In the fight to attract and retain talent in existing and emerging markets, a focus on employer brand is a key element. It’s about projecting the brand so that it appeals to a wide and diverse range of potential applicants – those with the commitment and aspiration that will fit well with the culture and objectives of their employer.
It’s important to ensure that the senior team is active in building awareness of the organization’s vision and values with a clear understanding of the importance of people, leadership, talent management, and reward.
Successful telecoms enterprises want to be seen as attractive places to work and an employee-centered and personal approach is crucial to building business for the long-term.
Stand for something
We chatted with Catalina Schveninger, who heads up global employer brand for British telecoms giant Vodafone, about their employment brand. She quotes Jeff Bezos who once said, “The brand is not what you say it is, it’s what they say it is.” Their list of recent awards is particularly impressive so they are obviously making waves in the right places.
Catalina says that the challenge for a global brand comes from integrating, creating one culture across, but still being very respectful of local roots. Every great brand stands for something and at Vodafone exists to connect everybody to live a better today and build a better to tomorrow. Outreach is important to them and the Vodafone Foundation uses charitable giving and technology to make a difference by supporting projects that improve people’s lives through the application of technology, across the areas of health, education and disaster relief.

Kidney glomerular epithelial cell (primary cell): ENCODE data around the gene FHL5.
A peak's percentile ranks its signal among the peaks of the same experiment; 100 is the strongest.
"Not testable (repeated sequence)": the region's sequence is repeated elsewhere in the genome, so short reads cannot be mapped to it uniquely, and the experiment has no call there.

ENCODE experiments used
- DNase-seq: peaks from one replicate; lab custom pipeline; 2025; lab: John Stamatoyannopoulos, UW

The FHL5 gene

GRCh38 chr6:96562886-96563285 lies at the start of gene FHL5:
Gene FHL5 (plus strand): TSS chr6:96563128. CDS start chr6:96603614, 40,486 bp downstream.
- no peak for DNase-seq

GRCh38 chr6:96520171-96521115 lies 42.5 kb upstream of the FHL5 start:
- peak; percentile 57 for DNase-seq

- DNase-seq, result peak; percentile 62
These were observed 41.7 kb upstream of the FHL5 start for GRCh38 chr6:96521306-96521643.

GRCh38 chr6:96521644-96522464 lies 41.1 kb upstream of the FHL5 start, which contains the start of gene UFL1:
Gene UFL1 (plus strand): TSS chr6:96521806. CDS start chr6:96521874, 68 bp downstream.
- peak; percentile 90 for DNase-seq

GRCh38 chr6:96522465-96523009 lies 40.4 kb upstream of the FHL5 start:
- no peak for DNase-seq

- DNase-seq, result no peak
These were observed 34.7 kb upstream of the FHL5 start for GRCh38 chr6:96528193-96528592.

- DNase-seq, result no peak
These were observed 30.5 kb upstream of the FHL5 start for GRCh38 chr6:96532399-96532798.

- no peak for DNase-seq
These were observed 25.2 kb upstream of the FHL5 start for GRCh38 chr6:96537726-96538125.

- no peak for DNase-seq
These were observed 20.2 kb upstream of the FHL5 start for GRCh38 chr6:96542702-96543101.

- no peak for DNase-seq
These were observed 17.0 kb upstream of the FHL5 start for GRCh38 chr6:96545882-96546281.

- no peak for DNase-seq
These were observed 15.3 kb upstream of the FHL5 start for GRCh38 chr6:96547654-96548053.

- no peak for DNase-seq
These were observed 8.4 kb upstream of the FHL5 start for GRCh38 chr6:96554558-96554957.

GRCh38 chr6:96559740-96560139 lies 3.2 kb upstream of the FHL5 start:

Tisha Leslie, Director of Employer Brand at T-Mobile US told us the objective of T-Mobile’s employer brand is to “make it obvious”, what the give-get of working at the company is. Research, internal as well as external, are key. Their careers site goes straight to the point: “We don’t have a corporate ladder – it’s more like a jungle gym of options, your careers path may take you in directions you didn’t think were possible.”
Tisha’s philosophy is to ensure that the company gets picked by the right people for the right reasons – because getting picked by customers, employees, investors, and communities at large is what makes a company grow and thrive.
For T-Mobile, it’s personal as their culture of shared success comes from an unrelenting focus on people – customers and employees. The team domain includes all of the career and social media channels, the company LinkedIn page, full-funnel recruitment marketing media and tactics, and the careers website. Tisha says they found that their audience wants to be informed on Twitter. They want to be inspired on Instagram, and they want to be entertained on Facebook. Her team often takes the same topic and portrays it differently using those three lenses.
The CIPD says that organizations that have a strong and attractive employer brand:
- can use it to help them produce in turn a more engaged workforce who ‘live the brand’ and in turn reduce the costs of employee turnover
- are likely to perform better, have higher attendance levels and deliver a more positive customer experience.
Try to keep employer branding efforts fresh and the organization motivated behind them by looking for new ways to help people share ideas for improvement and seeking to align employees’ lived experience with the brand that projects it.